The shower’s zenithal hourly rate is the number of meteors you’ll see in one hour when the radiant is directly overhead.

Machholz claims meteor counts with radar and radio echoes have indicated a rate of 60 meteors per hour.

Juergen Rendtel, from the Leibniz Institute for Astrophysics Potsdam, wrote in a 2014 conference paper that it could get as high as 200 meteors per hour.

‘The Arietids are sometimes said to be the most active daytime meteor shower,’ Machholz wrote in an article for EarthSky.

‘Comparing the Arietids to other daytime meteor showers… you can also see that the shower’s elongation (while not the greatest) is pretty great.

‘The trick is to catch them in the narrow window after the radiant rises (or when it is about to rise), but before the visible breaking of dawn.’ 

The Arietid meteors originate from a point in the constellation Aries. It begins to rise above the horizon in the east around 45 minutes before the sun. At its height around 60 shooting stars pepper the sky every hour but are hidden by the sun’s light (stock image)

Pre-dawn Arietids tend to be ‘Earthgrazers’ – slow and bright meteors that skim horizontally through the upper atmosphere from radiants near the horizon. 

The Arietid meteoroids strike Earth’s atmosphere at about 75,000 mph. 

As they move rapidly through the air, these specks of space dust heat and ionize the gas around them.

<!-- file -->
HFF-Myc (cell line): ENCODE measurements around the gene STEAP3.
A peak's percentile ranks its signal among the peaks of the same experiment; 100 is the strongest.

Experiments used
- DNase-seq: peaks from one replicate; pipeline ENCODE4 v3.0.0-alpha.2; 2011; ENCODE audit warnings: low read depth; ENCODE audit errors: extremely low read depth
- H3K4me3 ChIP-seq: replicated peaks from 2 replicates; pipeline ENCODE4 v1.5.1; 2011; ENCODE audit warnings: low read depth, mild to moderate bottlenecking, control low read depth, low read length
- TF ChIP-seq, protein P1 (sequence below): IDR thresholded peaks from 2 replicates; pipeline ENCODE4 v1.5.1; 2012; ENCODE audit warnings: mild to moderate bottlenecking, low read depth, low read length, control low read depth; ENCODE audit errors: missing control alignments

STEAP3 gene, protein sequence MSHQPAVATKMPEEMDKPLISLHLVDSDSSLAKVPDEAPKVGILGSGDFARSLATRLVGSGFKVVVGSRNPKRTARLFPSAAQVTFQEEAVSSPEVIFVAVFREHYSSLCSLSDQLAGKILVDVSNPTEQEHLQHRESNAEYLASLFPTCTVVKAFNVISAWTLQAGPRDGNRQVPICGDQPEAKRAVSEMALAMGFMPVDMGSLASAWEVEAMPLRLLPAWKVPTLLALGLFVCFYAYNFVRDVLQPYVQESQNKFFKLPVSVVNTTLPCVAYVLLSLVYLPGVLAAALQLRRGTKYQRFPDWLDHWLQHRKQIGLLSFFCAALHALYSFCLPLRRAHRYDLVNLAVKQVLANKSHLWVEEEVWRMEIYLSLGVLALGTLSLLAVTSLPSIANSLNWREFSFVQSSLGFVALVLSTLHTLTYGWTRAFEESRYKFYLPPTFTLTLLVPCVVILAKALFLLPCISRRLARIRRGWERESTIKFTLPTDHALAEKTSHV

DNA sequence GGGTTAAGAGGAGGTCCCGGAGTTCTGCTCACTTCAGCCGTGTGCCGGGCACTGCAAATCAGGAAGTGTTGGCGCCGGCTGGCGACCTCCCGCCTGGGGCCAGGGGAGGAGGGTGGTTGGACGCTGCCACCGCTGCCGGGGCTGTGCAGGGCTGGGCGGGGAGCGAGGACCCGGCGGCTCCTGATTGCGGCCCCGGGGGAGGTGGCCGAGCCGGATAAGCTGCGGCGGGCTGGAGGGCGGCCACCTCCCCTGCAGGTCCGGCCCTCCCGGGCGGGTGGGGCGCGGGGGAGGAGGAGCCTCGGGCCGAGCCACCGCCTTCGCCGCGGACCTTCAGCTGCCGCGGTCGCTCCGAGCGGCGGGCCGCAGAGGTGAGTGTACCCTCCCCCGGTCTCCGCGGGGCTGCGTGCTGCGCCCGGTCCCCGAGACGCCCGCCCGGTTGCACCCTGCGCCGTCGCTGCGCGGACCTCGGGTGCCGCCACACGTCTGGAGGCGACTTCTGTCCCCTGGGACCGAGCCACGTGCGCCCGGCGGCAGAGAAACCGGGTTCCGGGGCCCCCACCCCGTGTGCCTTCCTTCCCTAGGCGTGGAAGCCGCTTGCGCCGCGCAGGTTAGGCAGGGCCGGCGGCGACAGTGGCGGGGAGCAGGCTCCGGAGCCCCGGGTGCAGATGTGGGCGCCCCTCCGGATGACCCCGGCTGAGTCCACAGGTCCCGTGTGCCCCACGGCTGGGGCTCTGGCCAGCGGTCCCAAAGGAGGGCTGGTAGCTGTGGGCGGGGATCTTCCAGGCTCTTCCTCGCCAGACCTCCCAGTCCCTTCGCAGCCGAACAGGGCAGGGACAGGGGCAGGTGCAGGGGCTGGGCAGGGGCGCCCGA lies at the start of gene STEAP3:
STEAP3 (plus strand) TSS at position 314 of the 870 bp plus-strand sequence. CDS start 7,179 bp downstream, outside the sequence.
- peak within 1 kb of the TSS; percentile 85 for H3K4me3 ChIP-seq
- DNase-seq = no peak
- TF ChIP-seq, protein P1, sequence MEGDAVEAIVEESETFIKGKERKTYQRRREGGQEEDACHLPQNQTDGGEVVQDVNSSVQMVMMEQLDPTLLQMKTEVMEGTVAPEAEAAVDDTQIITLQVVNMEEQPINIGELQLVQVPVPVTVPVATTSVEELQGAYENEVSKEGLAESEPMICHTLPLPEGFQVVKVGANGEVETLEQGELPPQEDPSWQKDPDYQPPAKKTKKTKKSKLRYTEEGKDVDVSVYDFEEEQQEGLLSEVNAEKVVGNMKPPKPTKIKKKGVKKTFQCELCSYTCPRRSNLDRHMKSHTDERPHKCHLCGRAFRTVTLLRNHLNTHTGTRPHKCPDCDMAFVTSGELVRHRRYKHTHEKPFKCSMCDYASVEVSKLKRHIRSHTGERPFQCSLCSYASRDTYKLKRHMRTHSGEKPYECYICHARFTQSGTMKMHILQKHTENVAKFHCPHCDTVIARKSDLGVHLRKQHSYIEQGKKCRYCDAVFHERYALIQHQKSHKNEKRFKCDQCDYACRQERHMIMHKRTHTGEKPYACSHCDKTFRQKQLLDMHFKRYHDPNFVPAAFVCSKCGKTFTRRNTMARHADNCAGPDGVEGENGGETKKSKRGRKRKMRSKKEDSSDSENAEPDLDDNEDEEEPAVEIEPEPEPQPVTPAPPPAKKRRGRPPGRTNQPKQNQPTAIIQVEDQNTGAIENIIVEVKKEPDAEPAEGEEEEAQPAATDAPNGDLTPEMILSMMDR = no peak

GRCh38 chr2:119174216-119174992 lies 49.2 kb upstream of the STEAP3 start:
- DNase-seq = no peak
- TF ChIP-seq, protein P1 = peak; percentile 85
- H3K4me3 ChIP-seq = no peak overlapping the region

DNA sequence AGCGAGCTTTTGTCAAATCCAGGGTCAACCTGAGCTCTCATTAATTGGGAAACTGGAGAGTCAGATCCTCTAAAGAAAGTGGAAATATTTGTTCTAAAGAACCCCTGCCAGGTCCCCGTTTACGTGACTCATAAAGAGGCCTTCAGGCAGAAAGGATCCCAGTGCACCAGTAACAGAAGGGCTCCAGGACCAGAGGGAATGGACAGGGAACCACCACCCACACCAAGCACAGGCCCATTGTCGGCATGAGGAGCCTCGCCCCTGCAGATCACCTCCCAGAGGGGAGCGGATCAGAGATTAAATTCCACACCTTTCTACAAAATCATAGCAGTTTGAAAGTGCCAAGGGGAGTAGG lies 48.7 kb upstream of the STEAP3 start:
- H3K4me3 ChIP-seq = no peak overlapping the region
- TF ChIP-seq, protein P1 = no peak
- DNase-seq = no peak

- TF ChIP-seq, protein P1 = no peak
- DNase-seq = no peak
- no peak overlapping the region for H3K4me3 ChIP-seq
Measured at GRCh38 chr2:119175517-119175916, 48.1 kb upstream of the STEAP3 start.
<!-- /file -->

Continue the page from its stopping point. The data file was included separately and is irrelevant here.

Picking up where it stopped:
There are usually no more than one or two meteors per hour before the sun rises but they are also very slow moving.

Those hoping to catch a glimpse of the spectacle should face east and watch for meteors moving away from the radiant about 45 minutes before sunrise.

Radio signals from TV stations, radar facilities, and AM/FM transmitters are constantly bouncing off these short-lived meteor trails – making the event known as a ‘radio shower’.

Whenever a meteor passes overhead with the correct geometry, radio listeners can hear a brief blip, the reflected signal of the distant transmitter, on the receiver’s loudspeaker. 

The Arietids meteor shower will continue until early July, but it will be a lot harder to spot after the peak has occurred. 

Explained: The difference between an asteroid, meteorite and other space rocks 

An asteroid is a large chunk of rock left over from collisions or the early solar system. Most are located between Mars and Jupiter in the Main Belt.

A comet is a rock covered in ice, methane and other compounds. Their orbits take them much further out of the solar system.

A meteor is what astronomers call a flash of light in the atmosphere when debris burns up.

This debris itself is known as a meteoroid. Most are so small they are vapourised in the atmosphere.

If any of this meteoroid makes it to Earth, it is called a meteorite.

Meteors, meteoroids and meteorites normally originate from asteroids and comets.

For example, if Earth passes through the tail of a comet, much of the debris burns up in the atmosphere, forming a meteor shower.